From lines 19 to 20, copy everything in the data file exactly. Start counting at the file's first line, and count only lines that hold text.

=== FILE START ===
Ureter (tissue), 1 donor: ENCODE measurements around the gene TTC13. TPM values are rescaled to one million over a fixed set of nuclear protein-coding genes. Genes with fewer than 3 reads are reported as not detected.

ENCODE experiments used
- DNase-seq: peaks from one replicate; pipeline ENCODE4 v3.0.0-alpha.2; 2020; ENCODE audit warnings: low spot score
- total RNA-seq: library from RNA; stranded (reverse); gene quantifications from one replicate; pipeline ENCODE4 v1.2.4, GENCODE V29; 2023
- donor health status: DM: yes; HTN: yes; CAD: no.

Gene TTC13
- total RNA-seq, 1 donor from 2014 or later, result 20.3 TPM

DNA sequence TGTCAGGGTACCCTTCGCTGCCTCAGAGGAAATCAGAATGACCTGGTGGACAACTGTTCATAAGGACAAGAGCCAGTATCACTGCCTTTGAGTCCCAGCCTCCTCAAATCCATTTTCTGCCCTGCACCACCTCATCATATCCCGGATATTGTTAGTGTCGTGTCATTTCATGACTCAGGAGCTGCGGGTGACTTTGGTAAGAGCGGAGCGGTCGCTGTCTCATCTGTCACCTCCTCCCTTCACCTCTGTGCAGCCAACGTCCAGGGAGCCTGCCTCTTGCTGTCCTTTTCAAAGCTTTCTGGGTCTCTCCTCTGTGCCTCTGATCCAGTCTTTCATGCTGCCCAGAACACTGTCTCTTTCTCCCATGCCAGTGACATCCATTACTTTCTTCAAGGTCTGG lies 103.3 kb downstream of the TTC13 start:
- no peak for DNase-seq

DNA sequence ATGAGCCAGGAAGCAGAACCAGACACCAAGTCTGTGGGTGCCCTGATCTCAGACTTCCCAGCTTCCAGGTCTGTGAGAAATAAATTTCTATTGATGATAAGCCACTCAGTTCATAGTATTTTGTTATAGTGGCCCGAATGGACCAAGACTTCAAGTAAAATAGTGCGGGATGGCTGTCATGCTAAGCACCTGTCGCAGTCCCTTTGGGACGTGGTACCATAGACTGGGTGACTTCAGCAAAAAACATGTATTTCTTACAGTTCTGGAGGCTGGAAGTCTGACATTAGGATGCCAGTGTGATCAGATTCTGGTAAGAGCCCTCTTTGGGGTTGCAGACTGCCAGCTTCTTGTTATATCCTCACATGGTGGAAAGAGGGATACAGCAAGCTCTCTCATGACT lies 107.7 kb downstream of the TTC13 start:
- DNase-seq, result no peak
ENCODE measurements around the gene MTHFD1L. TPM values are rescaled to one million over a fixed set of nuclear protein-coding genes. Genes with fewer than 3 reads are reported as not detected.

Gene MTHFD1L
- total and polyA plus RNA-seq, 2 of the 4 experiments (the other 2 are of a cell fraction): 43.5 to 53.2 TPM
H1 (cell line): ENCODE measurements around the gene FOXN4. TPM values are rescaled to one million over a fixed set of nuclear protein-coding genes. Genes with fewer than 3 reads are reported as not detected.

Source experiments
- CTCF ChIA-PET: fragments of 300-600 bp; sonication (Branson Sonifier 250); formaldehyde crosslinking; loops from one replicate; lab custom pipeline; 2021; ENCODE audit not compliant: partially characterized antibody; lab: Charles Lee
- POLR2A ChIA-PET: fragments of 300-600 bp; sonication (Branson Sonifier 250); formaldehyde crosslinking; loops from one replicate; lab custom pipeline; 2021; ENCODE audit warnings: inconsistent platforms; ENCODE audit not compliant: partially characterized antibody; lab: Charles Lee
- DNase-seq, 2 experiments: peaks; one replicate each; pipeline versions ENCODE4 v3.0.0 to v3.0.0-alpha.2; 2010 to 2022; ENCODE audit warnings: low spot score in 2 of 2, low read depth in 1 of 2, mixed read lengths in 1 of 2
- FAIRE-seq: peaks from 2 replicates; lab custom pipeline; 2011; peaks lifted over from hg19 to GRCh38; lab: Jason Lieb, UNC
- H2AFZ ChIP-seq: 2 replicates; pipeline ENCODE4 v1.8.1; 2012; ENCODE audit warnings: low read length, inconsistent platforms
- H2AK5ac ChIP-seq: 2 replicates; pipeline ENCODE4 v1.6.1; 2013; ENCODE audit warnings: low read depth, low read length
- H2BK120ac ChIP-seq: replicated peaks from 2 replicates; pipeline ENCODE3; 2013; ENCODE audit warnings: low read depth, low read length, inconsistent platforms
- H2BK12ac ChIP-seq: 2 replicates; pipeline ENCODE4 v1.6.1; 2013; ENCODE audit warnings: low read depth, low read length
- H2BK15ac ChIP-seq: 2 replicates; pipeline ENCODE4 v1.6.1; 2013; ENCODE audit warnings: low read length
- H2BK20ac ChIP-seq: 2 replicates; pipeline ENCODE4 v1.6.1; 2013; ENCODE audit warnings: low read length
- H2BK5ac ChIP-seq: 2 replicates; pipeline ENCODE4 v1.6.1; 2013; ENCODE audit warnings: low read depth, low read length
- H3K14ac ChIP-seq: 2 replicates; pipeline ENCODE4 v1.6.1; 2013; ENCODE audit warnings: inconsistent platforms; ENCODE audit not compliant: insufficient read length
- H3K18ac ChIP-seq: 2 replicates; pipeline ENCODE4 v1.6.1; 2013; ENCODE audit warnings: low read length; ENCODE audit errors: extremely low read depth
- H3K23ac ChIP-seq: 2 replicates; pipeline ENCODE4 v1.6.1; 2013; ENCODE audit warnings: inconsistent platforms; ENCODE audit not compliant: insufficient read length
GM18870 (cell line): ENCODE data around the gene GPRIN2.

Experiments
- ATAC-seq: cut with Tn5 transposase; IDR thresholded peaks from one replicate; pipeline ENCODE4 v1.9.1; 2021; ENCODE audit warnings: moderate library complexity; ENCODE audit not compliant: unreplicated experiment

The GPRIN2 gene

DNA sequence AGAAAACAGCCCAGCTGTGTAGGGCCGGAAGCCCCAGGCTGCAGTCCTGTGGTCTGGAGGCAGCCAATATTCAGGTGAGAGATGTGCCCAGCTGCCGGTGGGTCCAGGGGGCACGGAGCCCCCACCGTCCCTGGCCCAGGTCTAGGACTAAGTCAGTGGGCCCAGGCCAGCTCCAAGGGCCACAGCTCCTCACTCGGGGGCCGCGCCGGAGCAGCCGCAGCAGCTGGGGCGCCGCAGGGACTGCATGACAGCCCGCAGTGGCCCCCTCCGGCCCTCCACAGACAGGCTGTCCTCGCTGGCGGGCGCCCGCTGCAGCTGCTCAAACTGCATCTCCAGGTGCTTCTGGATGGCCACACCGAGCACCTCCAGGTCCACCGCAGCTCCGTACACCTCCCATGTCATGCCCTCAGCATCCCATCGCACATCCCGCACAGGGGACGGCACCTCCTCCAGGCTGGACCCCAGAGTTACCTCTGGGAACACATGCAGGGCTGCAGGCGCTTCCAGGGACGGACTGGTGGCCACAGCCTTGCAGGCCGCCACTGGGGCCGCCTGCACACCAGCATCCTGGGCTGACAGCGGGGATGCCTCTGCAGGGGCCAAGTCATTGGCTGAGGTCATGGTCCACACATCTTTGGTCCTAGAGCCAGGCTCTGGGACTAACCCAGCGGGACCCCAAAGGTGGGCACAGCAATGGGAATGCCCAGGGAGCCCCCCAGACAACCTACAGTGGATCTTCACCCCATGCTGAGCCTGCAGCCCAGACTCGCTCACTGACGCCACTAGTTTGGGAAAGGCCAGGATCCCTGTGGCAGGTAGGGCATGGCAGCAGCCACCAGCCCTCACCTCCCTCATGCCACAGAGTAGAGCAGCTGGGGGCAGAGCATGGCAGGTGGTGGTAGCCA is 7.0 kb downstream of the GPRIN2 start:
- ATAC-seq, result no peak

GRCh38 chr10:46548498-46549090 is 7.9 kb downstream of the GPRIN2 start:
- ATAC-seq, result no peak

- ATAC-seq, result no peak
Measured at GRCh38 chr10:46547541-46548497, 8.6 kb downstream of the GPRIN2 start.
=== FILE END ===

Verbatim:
- DNase-seq, 2 experiments: peaks; one replicate each; pipeline versions ENCODE4 v3.0.0 to v3.0.0-alpha.2; 2010 to 2022; ENCODE audit warnings: low spot score in 2 of 2, low read depth in 1 of 2, mixed read lengths in 1 of 2
- FAIRE-seq: peaks from 2 replicates; lab custom pipeline; 2011; peaks lifted over from hg19 to GRCh38; lab: Jason Lieb, UNC